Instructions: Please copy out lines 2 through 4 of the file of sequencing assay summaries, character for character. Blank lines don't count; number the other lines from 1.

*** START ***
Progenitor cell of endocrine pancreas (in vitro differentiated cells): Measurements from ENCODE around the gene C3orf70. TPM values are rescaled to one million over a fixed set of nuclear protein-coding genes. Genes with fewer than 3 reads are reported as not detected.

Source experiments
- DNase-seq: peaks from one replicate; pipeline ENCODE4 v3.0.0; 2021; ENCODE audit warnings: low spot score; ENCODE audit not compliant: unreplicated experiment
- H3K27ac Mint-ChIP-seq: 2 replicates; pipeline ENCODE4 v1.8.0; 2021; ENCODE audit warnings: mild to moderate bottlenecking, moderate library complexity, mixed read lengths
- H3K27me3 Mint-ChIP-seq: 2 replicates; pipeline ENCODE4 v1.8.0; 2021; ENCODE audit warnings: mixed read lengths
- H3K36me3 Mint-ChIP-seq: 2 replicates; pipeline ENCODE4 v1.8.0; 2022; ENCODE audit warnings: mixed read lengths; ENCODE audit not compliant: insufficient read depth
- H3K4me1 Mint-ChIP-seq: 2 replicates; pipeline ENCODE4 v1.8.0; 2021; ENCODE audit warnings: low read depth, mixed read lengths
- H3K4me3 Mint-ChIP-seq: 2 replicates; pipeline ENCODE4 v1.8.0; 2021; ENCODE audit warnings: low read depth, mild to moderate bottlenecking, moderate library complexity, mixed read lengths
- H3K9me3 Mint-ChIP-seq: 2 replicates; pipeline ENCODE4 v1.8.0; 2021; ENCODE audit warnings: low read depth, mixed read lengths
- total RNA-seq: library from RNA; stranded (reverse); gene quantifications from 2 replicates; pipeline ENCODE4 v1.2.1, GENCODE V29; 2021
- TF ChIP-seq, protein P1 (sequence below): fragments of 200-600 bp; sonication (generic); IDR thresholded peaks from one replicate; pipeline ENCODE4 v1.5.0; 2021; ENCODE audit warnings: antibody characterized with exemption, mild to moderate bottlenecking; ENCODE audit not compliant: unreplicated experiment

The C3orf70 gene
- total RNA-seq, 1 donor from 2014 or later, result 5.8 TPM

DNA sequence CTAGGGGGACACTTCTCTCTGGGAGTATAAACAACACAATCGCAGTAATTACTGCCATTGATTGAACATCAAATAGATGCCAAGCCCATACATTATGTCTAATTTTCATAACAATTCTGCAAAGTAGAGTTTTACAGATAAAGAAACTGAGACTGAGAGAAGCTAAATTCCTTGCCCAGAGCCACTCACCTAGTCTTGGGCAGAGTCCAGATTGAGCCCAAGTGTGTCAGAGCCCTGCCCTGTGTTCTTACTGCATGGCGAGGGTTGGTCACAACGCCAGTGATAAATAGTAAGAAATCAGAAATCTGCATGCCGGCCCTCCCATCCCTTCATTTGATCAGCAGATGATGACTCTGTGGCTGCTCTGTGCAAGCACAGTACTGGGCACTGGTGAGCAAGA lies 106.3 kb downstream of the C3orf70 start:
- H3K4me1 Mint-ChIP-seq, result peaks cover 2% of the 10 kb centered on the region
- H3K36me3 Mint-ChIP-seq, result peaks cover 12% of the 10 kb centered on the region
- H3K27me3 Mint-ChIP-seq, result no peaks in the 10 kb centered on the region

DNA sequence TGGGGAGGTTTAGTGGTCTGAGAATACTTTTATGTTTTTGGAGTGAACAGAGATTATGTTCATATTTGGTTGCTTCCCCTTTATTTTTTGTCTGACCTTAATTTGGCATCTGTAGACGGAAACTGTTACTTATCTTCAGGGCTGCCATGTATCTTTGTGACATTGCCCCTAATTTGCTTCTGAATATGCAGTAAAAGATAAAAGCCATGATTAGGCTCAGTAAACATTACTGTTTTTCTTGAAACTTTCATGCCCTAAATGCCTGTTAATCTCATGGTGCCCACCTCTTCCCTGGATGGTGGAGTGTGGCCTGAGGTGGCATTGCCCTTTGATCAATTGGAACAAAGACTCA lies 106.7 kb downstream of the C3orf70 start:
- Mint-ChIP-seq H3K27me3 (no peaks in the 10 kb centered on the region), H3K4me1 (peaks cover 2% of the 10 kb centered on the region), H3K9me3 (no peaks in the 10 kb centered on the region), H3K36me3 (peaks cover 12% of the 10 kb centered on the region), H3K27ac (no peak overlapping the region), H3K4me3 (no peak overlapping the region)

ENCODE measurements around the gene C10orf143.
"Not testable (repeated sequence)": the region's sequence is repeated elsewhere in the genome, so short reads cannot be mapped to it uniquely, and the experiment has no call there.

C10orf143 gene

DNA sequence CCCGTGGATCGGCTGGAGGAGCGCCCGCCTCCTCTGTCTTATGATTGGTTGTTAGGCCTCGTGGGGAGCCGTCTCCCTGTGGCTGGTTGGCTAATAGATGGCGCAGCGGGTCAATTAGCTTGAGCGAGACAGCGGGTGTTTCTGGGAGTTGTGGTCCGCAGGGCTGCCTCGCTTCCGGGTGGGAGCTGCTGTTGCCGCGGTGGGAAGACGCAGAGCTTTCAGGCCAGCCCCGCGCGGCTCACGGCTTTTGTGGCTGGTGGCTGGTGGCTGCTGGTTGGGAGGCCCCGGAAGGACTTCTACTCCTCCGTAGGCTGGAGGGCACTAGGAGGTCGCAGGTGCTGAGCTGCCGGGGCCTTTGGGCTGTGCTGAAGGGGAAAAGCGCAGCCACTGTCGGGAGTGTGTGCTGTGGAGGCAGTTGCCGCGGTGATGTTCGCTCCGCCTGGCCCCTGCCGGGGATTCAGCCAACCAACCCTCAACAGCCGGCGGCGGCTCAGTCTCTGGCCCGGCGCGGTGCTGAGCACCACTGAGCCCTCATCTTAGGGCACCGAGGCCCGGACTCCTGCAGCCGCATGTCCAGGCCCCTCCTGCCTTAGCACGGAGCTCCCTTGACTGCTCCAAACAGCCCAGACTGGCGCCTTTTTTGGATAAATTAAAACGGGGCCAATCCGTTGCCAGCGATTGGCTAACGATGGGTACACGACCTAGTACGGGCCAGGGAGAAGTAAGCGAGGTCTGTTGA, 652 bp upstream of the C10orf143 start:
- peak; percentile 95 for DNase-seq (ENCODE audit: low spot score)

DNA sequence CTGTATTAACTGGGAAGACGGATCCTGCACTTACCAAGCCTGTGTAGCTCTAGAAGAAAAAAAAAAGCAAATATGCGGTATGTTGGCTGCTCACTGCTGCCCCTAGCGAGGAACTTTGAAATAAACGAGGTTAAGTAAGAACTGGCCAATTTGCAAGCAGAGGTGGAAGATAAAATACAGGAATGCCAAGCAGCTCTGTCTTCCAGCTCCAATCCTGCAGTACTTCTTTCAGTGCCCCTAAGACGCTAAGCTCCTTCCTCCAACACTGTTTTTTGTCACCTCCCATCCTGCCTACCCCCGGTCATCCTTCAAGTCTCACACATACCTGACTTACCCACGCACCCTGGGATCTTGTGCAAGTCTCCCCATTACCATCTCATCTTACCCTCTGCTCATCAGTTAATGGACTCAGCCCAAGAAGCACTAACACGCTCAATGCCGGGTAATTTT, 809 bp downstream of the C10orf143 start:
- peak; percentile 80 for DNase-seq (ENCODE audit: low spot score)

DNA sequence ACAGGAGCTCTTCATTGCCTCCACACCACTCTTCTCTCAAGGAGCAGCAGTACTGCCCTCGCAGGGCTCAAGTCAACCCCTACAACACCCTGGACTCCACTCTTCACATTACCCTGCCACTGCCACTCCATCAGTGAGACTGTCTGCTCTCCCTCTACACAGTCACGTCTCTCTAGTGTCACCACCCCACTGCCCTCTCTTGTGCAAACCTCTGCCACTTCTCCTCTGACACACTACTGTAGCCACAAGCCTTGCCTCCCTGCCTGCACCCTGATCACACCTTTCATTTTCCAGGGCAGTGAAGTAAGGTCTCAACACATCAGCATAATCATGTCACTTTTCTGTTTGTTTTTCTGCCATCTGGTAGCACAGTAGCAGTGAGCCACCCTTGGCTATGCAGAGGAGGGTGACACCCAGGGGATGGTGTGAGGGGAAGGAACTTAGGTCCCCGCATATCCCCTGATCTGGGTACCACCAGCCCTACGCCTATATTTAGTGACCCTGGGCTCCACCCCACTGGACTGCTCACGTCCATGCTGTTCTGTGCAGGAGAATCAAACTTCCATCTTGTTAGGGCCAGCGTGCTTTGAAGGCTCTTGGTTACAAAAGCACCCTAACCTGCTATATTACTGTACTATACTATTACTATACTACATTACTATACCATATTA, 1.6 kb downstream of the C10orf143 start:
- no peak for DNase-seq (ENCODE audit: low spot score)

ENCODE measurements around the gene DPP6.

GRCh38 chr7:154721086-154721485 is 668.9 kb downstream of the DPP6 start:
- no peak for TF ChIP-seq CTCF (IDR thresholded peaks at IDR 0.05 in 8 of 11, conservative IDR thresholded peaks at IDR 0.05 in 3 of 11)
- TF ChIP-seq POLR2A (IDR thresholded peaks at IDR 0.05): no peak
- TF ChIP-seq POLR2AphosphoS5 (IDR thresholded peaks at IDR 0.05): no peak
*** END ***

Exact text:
Source experiments
- DNase-seq: peaks from one replicate; pipeline ENCODE4 v3.0.0; 2021; ENCODE audit warnings: low spot score; ENCODE audit not compliant: unreplicated experiment
- H3K27ac Mint-ChIP-seq: 2 replicates; pipeline ENCODE4 v1.8.0; 2021; ENCODE audit warnings: mild to moderate bottlenecking, moderate library complexity, mixed read lengths